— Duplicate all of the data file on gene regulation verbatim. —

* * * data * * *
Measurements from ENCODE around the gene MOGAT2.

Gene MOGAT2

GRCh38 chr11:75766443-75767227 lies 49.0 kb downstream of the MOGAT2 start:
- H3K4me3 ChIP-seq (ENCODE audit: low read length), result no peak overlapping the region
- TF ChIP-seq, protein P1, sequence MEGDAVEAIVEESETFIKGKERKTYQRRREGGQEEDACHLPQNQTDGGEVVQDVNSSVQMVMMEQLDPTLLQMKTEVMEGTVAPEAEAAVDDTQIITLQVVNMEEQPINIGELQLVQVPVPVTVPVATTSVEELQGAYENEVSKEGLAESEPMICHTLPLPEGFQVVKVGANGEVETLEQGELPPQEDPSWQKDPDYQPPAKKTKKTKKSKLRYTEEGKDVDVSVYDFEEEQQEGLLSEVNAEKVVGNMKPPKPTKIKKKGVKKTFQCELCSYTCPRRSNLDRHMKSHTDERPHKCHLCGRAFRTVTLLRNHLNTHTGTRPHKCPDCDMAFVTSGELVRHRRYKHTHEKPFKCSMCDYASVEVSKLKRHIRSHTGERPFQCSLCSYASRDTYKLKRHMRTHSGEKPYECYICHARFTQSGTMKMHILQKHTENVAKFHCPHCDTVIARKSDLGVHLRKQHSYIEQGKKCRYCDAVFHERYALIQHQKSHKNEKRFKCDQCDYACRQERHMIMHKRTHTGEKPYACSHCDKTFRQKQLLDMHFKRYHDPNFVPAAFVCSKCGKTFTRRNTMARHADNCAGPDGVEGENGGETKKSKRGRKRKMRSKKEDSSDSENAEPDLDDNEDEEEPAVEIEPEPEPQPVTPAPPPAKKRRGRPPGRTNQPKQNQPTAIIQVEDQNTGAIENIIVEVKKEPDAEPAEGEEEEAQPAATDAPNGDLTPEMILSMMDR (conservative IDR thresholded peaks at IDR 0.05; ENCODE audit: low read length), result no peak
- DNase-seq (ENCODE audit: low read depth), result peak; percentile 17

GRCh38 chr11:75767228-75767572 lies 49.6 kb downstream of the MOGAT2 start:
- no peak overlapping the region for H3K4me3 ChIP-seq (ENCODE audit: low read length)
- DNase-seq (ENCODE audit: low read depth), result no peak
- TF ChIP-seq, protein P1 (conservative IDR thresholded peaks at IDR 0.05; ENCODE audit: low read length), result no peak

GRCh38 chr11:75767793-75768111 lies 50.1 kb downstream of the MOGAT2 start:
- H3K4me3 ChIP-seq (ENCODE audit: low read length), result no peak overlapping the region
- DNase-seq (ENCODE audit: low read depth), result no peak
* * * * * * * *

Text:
Measurements from ENCODE around the gene MOGAT2.

Gene MOGAT2

GRCh38 chr11:75766443-75767227 lies 49.0 kb downstream of the MOGAT2 start:
- H3K4me3 ChIP-seq (ENCODE audit: low read length), result no peak overlapping the region
- TF ChIP-seq, protein P1, sequence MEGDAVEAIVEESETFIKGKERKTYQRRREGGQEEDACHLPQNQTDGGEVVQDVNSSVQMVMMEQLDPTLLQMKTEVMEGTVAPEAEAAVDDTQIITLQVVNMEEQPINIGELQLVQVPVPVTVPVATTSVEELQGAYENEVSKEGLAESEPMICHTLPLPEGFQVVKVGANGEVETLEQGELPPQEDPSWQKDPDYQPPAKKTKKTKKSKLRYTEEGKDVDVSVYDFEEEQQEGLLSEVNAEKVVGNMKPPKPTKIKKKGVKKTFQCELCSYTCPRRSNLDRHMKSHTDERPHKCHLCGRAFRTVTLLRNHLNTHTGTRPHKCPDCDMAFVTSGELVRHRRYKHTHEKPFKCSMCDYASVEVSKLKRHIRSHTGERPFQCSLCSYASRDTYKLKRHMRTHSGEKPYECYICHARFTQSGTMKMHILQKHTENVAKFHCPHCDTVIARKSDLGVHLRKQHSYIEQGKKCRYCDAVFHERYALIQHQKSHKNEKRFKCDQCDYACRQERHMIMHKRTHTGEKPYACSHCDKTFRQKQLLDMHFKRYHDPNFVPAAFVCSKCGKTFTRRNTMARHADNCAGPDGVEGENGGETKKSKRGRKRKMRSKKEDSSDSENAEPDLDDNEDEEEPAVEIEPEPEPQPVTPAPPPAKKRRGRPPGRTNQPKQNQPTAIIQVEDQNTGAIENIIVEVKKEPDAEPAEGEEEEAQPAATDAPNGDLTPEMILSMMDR (conservative IDR thresholded peaks at IDR 0.05; ENCODE audit: low read length), result no peak
- DNase-seq (ENCODE audit: low read depth), result peak; percentile 17

GRCh38 chr11:75767228-75767572 lies 49.6 kb downstream of the MOGAT2 start:
- no peak overlapping the region for H3K4me3 ChIP-seq (ENCODE audit: low read length)
- DNase-seq (ENCODE audit: low read depth), result no peak
- TF ChIP-seq, protein P1 (conservative IDR thresholded peaks at IDR 0.05; ENCODE audit: low read length), result no peak

GRCh38 chr11:75767793-75768111 lies 50.1 kb downstream of the MOGAT2 start:
- H3K4me3 ChIP-seq (ENCODE audit: low read length), result no peak overlapping the region
- DNase-seq (ENCODE audit: low read depth), result no peak